HOT SPOT: Cashing in on a name
THERE are a handful of sports venues in Barbados that are household names.
One of them is Kensington Oval, a long established fortress of West Indies cricket.
The rich history surrounding the ground must be a source of pride and satisfaction to all Barbadians and possibly the envy of those outside these shores.
Kensington was the scene of Lawrence Rowe’s monumental 302 in 1974 when the ground was packed to more than official capacity.
It was where Michael Holding delivered that unforgettable over to Geoff Boycott in 1981.
It was where Brian Lara produced one of Test cricket’s finest innings, an unbeaten 153 against Australia in 1999 that won a match against all odds.
It was where Australia completed a remarkable hat-trick of World Cup titles in the historic final of 2007 when the Caribbean hosted the tournament for the first time.
It was where the West Indies team established the extraordinary record of going 59 years – between 1935 and 1994 – without losing a Test match and creating the almost unbelievable record of winning 12 successive Tests between 1977 and 1993.
The list goes on and on and on.
The memories of Kensington go beyond cricket. International football and cycling were common in the 1960s and 1970s. Beauty pageants have also taken centre stage, and in recent times, calypso kings have been crowned there.
Since the redevelopment of the ground for the 2007 World Cup, it is rated among the finest in international cricket although some of us miss the character of the old Kensington, including the ever popular Kensington Stand.
All of us have been to Kensington at some point in our lifetime.
When we say Kensington, we proclaim it with some measure of pride that sometimes borders on arrogance.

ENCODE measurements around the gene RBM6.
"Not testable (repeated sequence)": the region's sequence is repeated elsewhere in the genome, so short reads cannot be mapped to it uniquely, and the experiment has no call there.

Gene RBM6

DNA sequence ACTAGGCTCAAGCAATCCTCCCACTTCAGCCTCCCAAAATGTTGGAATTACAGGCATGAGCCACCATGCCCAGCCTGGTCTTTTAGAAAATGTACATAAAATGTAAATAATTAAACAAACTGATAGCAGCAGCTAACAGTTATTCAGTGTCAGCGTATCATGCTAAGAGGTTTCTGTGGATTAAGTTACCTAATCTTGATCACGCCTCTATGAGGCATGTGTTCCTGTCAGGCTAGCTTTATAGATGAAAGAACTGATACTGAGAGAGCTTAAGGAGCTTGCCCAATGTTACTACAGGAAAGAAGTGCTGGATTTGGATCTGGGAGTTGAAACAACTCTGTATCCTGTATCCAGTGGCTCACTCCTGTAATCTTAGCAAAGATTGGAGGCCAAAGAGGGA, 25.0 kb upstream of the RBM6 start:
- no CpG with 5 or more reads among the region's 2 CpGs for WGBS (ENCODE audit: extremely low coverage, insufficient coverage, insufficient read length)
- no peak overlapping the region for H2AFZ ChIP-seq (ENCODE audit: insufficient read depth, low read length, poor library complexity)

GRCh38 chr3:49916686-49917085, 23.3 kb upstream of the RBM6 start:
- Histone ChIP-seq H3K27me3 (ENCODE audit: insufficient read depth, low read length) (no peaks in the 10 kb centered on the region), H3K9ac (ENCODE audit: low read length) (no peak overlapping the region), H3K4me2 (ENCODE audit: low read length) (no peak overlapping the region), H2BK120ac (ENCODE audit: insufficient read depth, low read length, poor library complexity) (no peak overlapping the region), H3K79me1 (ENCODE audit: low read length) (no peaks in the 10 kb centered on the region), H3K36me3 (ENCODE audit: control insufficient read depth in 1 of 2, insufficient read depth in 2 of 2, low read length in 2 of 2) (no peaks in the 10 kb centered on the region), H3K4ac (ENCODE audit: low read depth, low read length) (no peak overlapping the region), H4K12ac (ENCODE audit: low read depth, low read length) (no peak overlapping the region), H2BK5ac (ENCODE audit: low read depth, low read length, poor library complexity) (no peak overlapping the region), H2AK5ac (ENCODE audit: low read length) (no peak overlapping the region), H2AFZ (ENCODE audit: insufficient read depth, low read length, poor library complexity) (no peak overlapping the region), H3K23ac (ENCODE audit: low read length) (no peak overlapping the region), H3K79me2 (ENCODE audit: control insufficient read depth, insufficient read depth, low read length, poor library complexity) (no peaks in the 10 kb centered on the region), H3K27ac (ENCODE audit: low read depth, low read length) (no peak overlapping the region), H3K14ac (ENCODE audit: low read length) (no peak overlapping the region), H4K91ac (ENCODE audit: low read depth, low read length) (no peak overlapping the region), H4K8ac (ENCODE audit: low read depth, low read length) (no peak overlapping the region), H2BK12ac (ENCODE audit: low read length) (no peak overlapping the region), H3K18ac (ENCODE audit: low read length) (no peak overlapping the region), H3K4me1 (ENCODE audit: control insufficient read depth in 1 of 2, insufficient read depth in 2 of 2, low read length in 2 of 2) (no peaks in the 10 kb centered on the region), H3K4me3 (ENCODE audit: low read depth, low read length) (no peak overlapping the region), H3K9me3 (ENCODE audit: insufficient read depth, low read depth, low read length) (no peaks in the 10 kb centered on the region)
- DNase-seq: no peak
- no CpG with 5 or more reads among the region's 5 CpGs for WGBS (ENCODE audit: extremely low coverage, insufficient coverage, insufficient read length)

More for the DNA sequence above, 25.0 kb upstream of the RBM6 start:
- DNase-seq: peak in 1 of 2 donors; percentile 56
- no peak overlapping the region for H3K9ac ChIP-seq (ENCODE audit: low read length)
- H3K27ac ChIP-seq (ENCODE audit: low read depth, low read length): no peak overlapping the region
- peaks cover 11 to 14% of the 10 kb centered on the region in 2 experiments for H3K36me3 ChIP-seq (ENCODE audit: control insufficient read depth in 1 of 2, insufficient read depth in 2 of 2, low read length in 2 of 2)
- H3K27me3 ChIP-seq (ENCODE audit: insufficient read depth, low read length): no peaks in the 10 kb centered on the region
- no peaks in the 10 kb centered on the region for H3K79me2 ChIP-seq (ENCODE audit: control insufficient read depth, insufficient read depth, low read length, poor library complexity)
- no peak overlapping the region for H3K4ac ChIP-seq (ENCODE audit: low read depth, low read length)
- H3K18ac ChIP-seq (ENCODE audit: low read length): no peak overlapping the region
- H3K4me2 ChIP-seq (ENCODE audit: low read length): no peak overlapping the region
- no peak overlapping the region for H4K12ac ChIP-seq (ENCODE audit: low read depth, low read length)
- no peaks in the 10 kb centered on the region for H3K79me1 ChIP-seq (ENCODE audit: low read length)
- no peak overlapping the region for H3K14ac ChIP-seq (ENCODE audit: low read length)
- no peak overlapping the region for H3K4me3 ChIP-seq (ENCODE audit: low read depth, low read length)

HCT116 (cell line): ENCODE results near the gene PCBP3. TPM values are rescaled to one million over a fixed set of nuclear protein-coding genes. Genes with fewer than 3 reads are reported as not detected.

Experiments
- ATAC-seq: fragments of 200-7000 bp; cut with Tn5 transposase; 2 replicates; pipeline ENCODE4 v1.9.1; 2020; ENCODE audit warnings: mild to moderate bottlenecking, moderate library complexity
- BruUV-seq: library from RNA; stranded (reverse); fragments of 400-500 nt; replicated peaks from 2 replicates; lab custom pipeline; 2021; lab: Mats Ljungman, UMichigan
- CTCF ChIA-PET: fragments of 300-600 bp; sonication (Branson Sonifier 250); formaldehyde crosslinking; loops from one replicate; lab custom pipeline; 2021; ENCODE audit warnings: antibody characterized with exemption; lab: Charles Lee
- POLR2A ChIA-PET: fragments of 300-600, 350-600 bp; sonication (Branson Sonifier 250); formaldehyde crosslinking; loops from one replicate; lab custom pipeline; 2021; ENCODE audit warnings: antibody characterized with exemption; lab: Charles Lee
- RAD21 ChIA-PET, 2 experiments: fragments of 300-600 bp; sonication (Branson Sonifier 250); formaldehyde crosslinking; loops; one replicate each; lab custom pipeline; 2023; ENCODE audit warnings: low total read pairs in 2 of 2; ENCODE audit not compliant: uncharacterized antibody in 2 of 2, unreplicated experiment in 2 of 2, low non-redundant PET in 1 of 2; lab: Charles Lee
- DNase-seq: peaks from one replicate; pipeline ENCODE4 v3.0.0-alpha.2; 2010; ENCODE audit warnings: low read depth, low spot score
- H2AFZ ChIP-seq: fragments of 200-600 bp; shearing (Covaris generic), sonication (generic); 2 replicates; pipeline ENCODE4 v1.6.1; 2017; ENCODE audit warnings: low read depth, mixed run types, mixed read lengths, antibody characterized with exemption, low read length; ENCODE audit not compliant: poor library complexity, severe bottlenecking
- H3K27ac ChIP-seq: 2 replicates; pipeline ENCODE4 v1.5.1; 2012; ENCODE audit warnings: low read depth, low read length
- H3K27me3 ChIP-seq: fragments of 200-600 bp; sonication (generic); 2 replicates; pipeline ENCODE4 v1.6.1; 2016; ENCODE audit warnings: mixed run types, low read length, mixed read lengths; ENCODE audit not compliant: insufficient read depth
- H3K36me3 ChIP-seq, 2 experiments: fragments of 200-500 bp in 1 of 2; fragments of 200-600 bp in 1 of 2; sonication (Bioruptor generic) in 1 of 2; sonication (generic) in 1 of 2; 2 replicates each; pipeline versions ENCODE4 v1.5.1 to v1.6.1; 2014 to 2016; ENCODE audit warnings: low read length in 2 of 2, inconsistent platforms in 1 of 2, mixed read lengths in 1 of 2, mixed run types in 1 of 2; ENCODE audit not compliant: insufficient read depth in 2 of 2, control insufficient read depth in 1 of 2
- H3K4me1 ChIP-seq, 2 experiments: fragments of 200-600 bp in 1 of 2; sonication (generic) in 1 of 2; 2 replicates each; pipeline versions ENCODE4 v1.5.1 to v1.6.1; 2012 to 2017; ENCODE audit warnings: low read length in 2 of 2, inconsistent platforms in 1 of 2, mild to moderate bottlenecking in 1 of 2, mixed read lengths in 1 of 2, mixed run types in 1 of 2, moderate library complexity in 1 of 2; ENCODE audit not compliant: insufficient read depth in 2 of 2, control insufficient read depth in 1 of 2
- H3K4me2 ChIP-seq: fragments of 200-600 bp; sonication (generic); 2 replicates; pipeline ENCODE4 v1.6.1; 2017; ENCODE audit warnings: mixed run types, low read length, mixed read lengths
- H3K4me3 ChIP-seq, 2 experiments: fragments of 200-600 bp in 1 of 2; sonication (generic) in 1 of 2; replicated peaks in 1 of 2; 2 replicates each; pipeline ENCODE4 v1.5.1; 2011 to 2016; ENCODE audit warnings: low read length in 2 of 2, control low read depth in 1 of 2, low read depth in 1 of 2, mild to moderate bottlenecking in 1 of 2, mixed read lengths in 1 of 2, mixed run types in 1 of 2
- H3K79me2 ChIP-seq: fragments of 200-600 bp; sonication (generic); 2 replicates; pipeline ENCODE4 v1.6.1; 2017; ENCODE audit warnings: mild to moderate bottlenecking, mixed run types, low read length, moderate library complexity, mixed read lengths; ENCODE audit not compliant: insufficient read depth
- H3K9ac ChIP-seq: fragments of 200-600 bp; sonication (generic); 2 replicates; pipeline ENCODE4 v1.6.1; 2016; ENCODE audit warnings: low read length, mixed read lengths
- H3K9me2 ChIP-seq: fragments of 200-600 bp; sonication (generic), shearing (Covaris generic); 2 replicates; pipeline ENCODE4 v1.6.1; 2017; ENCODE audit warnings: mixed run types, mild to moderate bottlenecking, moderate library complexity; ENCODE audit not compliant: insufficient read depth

Some of us herald it as the “mecca”, which is defined in the Concise Oxford Dictionary as “a place one aspires to visit”.
Some of us know it only as Kensington – dropping the word Oval and placing a strong accent on the K – in the same way many Trinidadians often refer o Queen’s Park Oval as “de O-val” or as Guyanese call their former No. 1 ground “Bour-da”.
Tradition will always be tradition.
It is for that reason I wonder how many of you will be averse to Kensington Oval going by a name other than simply Kensington Oval.
Last October, Kensington Oval Management Inc. (KOMI), the entity charged with managing the facility after the World Cup, announced it was seeking expressions of interest from Barbadian companies with a desire in having their name incorporated into Kensington Oval’s brand for five to ten years.
To put it in Bajan terms, a company will pay KOMI some money to have its name precede Kensington.
My assumption is that it will not be small dollars if I am to be guided by the example of a deal in 2007 in Melbourne, Australia where what used to be Stadium Australia was re-named ANZ Stadium after an arrangement was concluded with ANZ Bank worth around AUS$31.5 million over seven years.
To use an example close to home – without giving a local company a free advertisement – can you imagine Kensington going by the name Vodaphone Kensington Oval?
I can well imagine the outcry among Barbadians. A few years ago, I might have been diametrically opposed to much a move.
In 2004, I used the pages of this newspaper to express my dissatisfaction with a decision of the authorities at the Queen’s Park Oval in Trinidad after some new stands on the ground were named after business entities.
At the time, I held the view that the stands should have been named after outstanding sons of the soil who had made a telling contribution to Trinidad and Tobago and West Indies cricket.
The experience and observations during the passing years have led to a change of heart.
It was a business decision driven by commercial considerations.
What is being contemplated for Kensington isn’t anything new on the world stage. The world-famous Oval in London has had a number of brands associated with it over several years – Kennington, Fosters, Brit.
While I can appreciate the history, emotion, memories and sentiment attached to Kensington, those alone will not repay the $150 million that was invested for the World Cup.
Additionally, the handful of major events the ground stages on an annual basis isn’t enough to meet the operating costs of the venue. We must find ways and means of helping Kensington pay for itself.
Times have changed.
We must move on and the decision to offer naming rights is strictly a move aimed at securing revenue for the ground.
The brand that Kensington offers should be enough to entice a host of Barbadian companies to express an interest in having its name attached to the ground.
I await further developments.
• Haydn Gill is the NATION’s Associate Editor (Sports) and an be reached at [email protected]